You can certainly use a yogurt maker though this “recipe” is for making it without one. One word of caution if you DO use a yogurt maker, set the temperature (if you can control it), to no more than 110 degrees. Any higher will kill the bacteria you’re creating. It’s also best to let it culture for 24 hours to get maximum bacterial growth.
What You’ll Need
Milk (I’m a big advocate of whole milk for nutritional and taste reasons)
Yogurt (As the starter)*
A glass vessel
A tea cloth
Heat the milk in a pot to nearly the boiling point but not quite**. Turn it off and let it cool to about 100 degrees. (If you don’t have a thermometer, drop a bit on the inside of your wrist- it should feel slightly warm but not hot.) Pour the cooled-down milk into a glass vessel. (I use a glass 4 cup-container. Mason jars also work well). Add about a tbsp of yogurt per cup of milk. Wrap the vessel in a tea cloth. Place the vessel somewhere warm (no more than 110 degrees) and let it sit for 24 hours. (There are several options: inside the oven with only the pilot light on, on top of a radiator, next to a warm radiator pipe, near a warm window with sunlight coming in. If you’re going with the oven option, be VERY careful not to let it get too warm as this will kill the bacteria.)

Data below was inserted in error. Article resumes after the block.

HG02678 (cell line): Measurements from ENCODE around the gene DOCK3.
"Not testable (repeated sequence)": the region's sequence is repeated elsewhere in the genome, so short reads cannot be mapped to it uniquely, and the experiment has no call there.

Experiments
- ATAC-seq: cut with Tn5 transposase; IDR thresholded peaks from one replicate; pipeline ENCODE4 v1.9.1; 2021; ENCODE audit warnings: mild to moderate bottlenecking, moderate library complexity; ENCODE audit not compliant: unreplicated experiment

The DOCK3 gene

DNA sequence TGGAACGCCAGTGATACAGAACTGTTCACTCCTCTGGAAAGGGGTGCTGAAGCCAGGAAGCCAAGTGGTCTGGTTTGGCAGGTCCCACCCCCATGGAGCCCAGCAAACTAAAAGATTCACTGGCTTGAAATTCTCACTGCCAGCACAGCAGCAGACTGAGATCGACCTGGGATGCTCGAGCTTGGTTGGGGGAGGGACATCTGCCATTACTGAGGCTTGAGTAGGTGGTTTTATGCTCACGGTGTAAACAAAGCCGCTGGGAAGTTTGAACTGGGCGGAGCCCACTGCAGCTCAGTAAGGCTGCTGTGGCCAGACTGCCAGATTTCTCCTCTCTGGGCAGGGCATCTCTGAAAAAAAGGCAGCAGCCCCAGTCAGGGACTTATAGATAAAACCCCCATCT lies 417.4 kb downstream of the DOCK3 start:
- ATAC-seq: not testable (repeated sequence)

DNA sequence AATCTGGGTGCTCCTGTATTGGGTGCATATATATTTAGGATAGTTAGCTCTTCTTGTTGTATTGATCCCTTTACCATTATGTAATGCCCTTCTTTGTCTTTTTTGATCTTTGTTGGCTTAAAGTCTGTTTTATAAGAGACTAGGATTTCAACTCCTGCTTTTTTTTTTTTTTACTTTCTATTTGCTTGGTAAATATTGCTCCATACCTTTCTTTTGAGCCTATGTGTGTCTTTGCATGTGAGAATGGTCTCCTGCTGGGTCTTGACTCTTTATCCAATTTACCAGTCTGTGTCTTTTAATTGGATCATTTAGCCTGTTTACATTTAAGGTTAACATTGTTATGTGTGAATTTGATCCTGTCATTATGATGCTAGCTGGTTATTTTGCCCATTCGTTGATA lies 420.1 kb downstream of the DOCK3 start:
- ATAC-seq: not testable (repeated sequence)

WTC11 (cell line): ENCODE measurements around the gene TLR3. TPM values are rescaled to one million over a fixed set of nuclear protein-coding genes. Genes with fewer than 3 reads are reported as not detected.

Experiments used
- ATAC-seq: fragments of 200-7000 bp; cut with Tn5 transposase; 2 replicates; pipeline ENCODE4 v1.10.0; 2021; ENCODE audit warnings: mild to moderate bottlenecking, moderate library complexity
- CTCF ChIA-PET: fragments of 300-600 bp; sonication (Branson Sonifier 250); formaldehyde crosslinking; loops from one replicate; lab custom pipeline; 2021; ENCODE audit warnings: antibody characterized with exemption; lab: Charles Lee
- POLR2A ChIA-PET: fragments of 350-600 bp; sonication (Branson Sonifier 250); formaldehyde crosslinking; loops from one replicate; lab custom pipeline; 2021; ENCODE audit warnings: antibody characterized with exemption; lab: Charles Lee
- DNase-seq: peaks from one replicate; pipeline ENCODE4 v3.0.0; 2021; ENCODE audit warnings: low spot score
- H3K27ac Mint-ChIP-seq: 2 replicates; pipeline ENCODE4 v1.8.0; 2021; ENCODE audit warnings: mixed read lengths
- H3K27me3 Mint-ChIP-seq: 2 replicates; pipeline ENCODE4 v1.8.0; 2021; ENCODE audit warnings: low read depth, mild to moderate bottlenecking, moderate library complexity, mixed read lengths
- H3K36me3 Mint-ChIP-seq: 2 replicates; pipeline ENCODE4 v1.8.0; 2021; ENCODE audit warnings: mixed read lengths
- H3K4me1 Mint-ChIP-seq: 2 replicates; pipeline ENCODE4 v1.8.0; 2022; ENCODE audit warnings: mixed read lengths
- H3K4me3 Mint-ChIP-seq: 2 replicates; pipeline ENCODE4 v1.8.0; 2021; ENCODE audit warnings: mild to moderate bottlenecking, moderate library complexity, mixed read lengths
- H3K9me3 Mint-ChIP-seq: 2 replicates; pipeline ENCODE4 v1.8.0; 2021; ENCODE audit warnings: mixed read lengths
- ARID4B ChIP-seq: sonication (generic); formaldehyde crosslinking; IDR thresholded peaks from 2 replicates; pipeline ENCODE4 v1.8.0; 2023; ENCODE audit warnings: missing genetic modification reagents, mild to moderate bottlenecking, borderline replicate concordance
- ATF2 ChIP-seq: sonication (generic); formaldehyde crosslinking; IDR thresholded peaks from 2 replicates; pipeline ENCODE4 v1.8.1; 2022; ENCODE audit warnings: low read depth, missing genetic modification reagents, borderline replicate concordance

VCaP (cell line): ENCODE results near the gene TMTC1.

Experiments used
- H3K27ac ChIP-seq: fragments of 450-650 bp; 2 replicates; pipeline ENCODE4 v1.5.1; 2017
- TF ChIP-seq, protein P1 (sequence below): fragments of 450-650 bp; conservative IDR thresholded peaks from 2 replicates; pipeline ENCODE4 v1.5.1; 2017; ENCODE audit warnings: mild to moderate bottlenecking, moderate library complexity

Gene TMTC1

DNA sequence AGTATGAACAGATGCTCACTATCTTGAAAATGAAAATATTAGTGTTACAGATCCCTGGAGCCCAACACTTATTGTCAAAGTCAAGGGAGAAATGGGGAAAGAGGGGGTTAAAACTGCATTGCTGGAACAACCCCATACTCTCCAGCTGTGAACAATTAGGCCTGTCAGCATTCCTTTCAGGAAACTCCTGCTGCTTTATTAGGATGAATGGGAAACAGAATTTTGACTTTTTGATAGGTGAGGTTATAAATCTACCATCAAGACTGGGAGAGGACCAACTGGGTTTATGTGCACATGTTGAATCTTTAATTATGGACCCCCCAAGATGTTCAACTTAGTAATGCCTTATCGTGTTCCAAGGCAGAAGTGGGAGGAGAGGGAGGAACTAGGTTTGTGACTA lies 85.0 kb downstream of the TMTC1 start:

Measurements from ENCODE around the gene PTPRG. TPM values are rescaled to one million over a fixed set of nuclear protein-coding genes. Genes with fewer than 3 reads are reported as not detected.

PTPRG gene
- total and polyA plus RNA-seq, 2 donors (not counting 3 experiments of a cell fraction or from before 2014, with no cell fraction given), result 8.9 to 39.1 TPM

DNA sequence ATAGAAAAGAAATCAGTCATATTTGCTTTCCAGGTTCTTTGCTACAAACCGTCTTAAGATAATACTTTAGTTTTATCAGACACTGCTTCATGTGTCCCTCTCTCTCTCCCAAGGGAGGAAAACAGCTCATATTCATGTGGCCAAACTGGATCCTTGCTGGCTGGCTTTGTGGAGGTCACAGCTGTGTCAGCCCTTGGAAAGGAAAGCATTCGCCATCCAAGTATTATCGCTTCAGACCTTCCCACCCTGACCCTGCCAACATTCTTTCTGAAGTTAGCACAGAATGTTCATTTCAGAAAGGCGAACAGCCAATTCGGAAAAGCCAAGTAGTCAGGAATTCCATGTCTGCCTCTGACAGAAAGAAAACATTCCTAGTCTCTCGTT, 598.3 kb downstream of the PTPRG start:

After 24 hours, it should be thickish but it won’t yet be super thick. For that last thickening stage, put a lid on the jar and place it in the fridge over-night. It may never get as thick as the stuff you’re used to. That’s ok – many commercial yogurts contain thickeners and gums. Your yogurt, though a bit thinner, will have far more bacterial culture and flavor. If you want to get yours a bit thicker, strain it through a cheese cloth.
* Choose a high quality, plain unsweetened yogurt. The more probiotic strains listed in the ingredients, the better (ideally more than two). I am not a fan of Fage which contains only the two basic yogurt strains.
** If you’re using raw milk, you do not need to heat it. Simply bring it to room temperature by letting it sit out.
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